I think I shied away from that because I felt kind of like, what do I know, what right do I have to talk about this stuff, an amateur myself? But, you know what, it's as much about talking out loud, making me think about the process, as it is about trying to instruct others. And if it opens discussion then that's a good thing, right? And if it helps improve someone else... that's a great thing. =)

This is kind of a new year's resolution thing, I guess. I don't really do those, but there are lots of things I want to do this year, and I'm pretty determined. I just need to make sure I get myself in gear, stick with it, and try not to get too distracted.

So one of the things I want to start working on again this year is Space-Time Industries. My old science fiction blog. It got an amount of attention that surprised me... not loads, but more than I expected for something so new and unpromoted. Hopefully I can regain that and build from it.

It's kind of a stupid dream but one day I would love to be able to run some kind of Space-Time Industries 'Best of the Year' awards and have people actually look forward to them with anticipation. But hey, I've always been a dreamer... kind of makes me happy to know there's still part of me that aims for the clouds. ;)

Tuesday, 9 August 2011

Blog Awards

Wow, so while I've been taking a little downtime I've been given a couple of peer-awarded blog awards. They were actually awarded to my flash fiction blogs, Xeroverse: Missing Pieces and Xeroverse: 101, but I'm going to accept them here, because in the convoluted way I've set up my blog presence this is the more appropriate place for rambling discourse... ;)

First up, Steve Green and Stephen Hewitt both awarded me the Versatile Blogger award. For which I apparently have to mention seven random facts about me and announce nominations of my own.

And Rebecca Bohn has awarded me the Liebster Blog award.

So, a big thank you, to all three of you. =)

It's a real honour to be nominated by those three, all of them being writers I admire in their own right, all of whom I would happily nominate in return. As such, I am immensely fortunate to have been given the two awards, as it means I can award Steve and Stephen the Liebster and Rebecca the Versatile Blogger award. So that risks seeming like some kind of hippy love-in, but my mutual respect is genuine and all three deserve it.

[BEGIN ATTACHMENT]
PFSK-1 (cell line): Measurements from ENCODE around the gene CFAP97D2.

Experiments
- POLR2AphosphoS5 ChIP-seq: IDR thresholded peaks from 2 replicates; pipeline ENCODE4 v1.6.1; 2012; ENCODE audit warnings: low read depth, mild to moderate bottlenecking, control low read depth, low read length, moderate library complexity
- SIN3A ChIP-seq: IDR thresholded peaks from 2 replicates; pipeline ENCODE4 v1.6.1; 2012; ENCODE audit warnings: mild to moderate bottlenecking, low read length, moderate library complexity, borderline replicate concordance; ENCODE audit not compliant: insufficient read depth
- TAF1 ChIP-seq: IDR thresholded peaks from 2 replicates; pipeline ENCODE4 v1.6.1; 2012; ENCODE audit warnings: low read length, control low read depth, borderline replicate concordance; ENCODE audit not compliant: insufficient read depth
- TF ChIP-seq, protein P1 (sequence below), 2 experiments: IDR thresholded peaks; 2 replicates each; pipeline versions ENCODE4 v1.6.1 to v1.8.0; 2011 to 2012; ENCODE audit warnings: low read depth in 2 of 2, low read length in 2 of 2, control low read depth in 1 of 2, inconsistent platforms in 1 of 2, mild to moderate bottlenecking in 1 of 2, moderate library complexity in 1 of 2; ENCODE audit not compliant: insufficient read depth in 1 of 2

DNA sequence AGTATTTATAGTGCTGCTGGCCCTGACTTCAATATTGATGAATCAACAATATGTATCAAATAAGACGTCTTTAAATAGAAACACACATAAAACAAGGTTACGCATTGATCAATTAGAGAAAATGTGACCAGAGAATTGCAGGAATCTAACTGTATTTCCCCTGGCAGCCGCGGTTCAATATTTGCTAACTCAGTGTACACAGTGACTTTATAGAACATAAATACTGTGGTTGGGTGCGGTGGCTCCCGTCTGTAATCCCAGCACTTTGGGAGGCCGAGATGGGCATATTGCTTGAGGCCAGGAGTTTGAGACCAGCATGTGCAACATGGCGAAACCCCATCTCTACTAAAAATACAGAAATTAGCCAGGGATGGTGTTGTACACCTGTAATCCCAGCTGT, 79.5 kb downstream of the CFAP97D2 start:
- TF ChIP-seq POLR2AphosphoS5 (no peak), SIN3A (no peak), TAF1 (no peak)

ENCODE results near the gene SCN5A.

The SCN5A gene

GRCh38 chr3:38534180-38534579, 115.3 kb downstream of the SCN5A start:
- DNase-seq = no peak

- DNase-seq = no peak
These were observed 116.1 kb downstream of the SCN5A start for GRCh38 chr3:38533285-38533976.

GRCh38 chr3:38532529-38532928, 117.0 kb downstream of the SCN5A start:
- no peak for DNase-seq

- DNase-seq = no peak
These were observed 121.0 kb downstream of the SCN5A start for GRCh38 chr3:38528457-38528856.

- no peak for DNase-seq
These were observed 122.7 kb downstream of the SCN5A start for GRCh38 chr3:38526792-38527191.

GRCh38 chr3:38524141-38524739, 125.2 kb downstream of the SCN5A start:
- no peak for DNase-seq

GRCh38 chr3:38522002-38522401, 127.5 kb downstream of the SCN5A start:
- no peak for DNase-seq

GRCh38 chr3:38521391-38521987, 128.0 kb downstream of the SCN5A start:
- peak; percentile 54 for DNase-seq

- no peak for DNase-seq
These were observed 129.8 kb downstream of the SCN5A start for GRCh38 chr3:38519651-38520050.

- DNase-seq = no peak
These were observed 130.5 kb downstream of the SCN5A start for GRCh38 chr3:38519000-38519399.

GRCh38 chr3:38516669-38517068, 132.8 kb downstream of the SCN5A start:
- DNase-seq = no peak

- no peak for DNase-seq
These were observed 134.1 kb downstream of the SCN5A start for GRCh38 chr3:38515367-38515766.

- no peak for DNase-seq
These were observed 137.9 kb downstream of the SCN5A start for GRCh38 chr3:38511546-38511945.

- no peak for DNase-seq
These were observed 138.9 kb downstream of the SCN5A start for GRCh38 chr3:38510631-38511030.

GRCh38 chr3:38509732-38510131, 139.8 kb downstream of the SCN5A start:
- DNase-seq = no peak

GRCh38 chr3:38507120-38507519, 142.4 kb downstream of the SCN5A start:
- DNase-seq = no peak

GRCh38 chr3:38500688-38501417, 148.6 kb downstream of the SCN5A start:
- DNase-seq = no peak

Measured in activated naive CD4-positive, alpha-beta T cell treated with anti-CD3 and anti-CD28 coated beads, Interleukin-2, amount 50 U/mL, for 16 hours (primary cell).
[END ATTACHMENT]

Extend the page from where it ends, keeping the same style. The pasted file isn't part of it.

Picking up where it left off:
Steve Green is an ideas machine. His flash fiction shifts easily among genres and is always a good read, week in, week out. There's often a healthy dose of humour in there too, and what this man doesn't do with zombies isn't worth doing... ;)

Stephen Hewitt takes myth and drapes it attractively over the real world, and then sometimes he takes the real world and drapes it artfully over myth. Always a joy to read, his use of language is sumptuous and masterful.

R.S. Bohn is one of the loveliest people I've 'met' since I've begun to get my toes wet with this flash blogging lark. And she's a very talented writer too. Take the time to read the short fiction she's posted on her blog recently, you won't be disappointed.

To my other nominees I say, "pick and choose". ;)
The following are both among my very favouritest and also extremely versatile bloggers, so they may pick and choose which award they like, or take both. =)

Lily Childs writes exquisite horror fiction. She also hosts and judges the Friday Prediction flash fiction challenge. A gracious host, she invites and brings together a wide spectrum of writers under one roof. Hers is definitely a blog worth following.

Aidan Fritz creates deep and interesting worlds, and somehow manages to evoke that depth without slowing his stories down. Always a great read.

Eastscapes is a blog I've pimped before. A friend and colleague of mine with a great eye for the spaces people leave behind, humanity's afterimages, the photography of the damned...

And now, for those of you still with me, my seven random facts...

1. For a short while I was in business with my parents and managed a lovely little children's bookshop... If I knew then what I know now.

2. I have no TV licence. If you live in the UK you know that means I don't watch any TV. At all.
(OK, so I watch Castle on demand5, but it's Nathan Fillion, dammit.)

3. I'm a big geek, but I'm a massive Batman geek. That established, my favourite character isn't Batman, it's Nightwing. (Not necessarily Dick Grayson as Robin or Batman, but Dick grayson as Nightwing)

4. I have a dragon scarified on my left shoulder.

5. My dream job would be to write computer games (not program, I can't program for toffee, but plot, dialogue etc.). I think, even more so than books, the capacity for (interactive) storytelling and character development is very exciting.

6. The surname 'Xero' comes from my second internet incarnation as Angel Xero. Originally created for a prank, it stuck, and when I wanted something more grounded I swapped out the Angel for my real name.

7. My very first internet venture, back when no one used their real names and I called myself Shadow Weaver, was a site called Dark Minds. It began, 2002-ish, as a collective of friends producing creative snippets; it picked up a few other contributors along the way before fading away. These days it only exists on the Wayback Machine.